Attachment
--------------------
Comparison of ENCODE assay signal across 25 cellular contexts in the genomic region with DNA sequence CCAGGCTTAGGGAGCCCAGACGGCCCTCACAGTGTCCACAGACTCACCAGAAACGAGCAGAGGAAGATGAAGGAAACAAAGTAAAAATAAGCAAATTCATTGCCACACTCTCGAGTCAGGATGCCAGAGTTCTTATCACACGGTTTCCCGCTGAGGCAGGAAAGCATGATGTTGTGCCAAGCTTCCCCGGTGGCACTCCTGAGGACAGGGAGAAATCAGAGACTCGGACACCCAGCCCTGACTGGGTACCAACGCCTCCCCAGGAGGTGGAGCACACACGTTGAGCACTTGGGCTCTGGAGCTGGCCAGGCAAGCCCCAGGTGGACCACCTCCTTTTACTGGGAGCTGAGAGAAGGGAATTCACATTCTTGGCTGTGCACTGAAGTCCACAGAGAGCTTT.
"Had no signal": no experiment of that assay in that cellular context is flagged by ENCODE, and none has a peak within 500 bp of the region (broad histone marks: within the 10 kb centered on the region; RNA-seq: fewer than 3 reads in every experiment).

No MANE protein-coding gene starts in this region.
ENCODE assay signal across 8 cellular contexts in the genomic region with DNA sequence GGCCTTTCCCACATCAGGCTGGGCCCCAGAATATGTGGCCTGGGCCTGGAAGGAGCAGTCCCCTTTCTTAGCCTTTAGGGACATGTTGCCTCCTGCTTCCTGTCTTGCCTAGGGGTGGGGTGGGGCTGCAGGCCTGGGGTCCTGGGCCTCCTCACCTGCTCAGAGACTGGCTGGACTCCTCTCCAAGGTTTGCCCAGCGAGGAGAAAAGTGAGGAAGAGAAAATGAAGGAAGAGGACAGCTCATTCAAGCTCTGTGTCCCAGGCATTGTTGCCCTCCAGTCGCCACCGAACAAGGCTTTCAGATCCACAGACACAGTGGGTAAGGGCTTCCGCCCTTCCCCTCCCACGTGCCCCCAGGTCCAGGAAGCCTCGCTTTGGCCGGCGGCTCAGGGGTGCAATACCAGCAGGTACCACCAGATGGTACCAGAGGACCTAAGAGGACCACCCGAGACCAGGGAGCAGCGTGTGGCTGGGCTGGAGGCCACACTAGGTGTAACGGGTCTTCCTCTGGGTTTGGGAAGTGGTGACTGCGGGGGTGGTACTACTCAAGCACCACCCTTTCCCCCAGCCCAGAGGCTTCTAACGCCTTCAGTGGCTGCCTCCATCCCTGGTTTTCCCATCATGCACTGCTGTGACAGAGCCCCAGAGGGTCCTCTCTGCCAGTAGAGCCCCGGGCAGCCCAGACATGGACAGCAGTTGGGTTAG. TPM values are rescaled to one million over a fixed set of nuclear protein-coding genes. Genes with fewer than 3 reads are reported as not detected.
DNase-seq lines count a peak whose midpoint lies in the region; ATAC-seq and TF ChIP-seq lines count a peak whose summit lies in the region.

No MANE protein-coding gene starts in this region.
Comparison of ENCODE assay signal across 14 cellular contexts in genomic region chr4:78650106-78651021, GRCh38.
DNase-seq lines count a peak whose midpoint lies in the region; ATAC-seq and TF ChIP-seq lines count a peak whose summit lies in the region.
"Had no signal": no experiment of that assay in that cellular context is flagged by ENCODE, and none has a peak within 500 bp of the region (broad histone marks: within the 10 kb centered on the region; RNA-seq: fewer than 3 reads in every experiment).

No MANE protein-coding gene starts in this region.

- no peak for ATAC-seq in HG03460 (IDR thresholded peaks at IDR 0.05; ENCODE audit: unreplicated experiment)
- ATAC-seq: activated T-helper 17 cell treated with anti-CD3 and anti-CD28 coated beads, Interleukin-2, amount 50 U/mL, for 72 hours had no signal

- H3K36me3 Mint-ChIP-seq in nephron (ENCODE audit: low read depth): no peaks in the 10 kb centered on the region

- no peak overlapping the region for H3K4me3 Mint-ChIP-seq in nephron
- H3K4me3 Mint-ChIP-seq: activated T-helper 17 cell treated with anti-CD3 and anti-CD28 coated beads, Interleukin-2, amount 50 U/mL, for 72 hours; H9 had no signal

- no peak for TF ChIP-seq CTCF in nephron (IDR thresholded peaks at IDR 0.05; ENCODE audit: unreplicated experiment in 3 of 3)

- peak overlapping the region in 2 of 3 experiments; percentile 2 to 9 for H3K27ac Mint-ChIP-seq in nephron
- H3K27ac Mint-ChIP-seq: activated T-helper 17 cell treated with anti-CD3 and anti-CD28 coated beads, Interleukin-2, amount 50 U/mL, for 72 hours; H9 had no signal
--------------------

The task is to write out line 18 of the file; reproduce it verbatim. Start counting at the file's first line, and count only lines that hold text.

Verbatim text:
- H3K27ac Mint-ChIP-seq: activated T-helper 17 cell treated with anti-CD3 and anti-CD28 coated beads, Interleukin-2, amount 50 U/mL, for 72 hours; H9 had no signal